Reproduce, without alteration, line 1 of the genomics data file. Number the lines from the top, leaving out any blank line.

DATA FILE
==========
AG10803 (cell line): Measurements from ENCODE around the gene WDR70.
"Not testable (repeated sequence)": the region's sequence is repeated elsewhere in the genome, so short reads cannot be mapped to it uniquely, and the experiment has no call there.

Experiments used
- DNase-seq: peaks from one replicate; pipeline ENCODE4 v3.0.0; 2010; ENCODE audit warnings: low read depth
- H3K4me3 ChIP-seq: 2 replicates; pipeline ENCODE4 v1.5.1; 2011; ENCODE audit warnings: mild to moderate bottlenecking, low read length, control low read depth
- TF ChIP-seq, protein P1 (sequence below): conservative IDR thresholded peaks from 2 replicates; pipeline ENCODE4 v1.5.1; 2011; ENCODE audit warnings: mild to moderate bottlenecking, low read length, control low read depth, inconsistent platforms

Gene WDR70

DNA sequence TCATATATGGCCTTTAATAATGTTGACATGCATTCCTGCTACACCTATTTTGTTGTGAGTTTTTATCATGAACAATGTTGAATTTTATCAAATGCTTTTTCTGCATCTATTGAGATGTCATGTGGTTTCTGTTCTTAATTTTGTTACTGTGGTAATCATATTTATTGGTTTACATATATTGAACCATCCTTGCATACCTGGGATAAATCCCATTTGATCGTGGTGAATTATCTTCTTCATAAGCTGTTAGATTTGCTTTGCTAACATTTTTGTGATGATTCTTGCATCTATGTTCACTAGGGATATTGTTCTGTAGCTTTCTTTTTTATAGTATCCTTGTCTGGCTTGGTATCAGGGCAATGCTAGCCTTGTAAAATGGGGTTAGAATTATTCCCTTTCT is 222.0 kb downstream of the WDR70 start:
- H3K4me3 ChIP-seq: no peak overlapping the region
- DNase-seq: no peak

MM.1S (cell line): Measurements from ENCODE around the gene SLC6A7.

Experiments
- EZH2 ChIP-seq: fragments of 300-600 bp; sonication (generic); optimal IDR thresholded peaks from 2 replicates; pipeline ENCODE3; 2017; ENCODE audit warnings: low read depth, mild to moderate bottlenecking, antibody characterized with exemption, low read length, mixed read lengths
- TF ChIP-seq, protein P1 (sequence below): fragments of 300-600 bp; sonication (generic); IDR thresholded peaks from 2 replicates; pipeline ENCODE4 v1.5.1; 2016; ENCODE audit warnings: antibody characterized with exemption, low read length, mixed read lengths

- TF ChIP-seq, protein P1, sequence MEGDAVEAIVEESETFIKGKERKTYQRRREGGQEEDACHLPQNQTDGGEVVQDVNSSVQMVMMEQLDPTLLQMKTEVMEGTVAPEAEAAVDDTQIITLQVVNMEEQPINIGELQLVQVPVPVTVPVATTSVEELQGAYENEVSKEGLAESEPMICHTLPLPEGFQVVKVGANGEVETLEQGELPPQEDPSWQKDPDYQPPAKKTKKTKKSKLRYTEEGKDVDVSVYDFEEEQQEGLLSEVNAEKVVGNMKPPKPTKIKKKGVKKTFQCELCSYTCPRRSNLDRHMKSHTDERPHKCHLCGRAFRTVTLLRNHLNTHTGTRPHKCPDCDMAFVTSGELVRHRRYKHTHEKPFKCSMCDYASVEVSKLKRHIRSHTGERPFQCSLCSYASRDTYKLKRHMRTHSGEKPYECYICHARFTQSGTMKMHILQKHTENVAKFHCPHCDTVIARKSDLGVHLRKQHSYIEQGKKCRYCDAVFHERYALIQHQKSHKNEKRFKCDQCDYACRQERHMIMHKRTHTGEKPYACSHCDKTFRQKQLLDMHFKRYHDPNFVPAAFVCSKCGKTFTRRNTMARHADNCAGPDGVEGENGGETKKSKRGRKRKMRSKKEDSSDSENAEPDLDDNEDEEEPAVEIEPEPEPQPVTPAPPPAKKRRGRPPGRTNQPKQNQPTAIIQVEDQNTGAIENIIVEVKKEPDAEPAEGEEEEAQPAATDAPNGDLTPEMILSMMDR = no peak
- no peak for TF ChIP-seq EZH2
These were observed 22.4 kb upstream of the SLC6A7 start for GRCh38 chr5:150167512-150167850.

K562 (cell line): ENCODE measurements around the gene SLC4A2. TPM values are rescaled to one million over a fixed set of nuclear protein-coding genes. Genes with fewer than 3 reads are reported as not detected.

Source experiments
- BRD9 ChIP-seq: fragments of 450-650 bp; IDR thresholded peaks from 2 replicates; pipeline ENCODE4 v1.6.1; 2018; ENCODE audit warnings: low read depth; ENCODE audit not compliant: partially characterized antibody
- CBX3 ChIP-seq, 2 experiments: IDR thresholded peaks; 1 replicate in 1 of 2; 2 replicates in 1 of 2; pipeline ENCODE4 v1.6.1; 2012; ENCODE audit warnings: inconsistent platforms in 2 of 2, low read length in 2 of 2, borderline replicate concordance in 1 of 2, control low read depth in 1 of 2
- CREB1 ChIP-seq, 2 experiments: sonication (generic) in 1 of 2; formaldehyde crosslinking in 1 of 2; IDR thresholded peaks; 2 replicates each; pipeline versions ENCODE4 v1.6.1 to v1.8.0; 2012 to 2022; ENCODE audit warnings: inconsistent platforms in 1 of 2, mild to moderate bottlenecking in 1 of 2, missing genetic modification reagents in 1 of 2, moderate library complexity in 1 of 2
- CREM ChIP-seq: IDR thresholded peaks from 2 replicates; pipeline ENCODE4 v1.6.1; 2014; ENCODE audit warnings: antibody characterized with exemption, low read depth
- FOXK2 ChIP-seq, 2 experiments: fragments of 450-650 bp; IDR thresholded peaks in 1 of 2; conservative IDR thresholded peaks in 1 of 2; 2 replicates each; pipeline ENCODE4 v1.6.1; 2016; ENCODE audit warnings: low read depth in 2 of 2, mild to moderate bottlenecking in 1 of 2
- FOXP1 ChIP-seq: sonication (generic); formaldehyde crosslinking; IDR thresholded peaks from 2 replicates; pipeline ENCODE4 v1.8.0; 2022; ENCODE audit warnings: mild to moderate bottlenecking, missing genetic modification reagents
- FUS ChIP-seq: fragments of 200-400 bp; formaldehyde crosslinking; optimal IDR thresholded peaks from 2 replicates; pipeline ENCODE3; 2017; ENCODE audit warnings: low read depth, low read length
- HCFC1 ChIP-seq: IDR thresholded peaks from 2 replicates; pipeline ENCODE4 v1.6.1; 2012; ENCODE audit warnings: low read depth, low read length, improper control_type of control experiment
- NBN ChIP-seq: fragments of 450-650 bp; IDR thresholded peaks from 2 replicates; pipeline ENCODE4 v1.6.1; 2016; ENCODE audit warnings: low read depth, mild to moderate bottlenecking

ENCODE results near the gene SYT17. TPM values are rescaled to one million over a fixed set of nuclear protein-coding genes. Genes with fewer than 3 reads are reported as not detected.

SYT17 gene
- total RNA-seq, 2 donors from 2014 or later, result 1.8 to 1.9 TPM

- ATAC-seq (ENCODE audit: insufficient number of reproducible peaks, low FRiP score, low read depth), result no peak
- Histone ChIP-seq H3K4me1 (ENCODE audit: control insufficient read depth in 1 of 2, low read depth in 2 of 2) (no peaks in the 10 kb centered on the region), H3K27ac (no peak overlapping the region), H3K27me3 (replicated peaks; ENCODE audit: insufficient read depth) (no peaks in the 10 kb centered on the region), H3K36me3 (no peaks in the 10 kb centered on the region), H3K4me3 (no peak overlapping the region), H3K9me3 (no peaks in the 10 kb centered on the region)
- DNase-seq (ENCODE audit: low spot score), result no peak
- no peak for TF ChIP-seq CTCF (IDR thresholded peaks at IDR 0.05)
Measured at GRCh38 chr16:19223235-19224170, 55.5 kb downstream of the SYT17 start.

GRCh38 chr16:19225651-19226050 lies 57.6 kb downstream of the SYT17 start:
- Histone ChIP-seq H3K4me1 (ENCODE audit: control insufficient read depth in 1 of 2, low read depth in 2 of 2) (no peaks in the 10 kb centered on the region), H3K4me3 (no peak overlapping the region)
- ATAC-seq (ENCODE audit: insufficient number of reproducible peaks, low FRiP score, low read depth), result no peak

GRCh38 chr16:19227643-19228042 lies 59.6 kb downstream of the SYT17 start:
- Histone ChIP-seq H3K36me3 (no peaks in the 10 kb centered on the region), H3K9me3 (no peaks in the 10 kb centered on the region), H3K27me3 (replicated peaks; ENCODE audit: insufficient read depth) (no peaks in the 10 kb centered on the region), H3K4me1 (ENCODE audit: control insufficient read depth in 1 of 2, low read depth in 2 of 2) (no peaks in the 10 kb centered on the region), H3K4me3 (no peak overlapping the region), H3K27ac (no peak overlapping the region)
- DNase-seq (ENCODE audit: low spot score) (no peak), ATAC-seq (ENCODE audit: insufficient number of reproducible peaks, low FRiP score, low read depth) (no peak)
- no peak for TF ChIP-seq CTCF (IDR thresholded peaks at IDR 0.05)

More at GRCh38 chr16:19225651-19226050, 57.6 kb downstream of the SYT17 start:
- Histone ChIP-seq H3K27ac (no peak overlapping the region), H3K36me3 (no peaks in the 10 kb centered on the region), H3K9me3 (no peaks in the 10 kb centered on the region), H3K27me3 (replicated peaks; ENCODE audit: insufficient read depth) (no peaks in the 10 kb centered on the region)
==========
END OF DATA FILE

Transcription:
AG10803 (cell line): Measurements from ENCODE around the gene WDR70.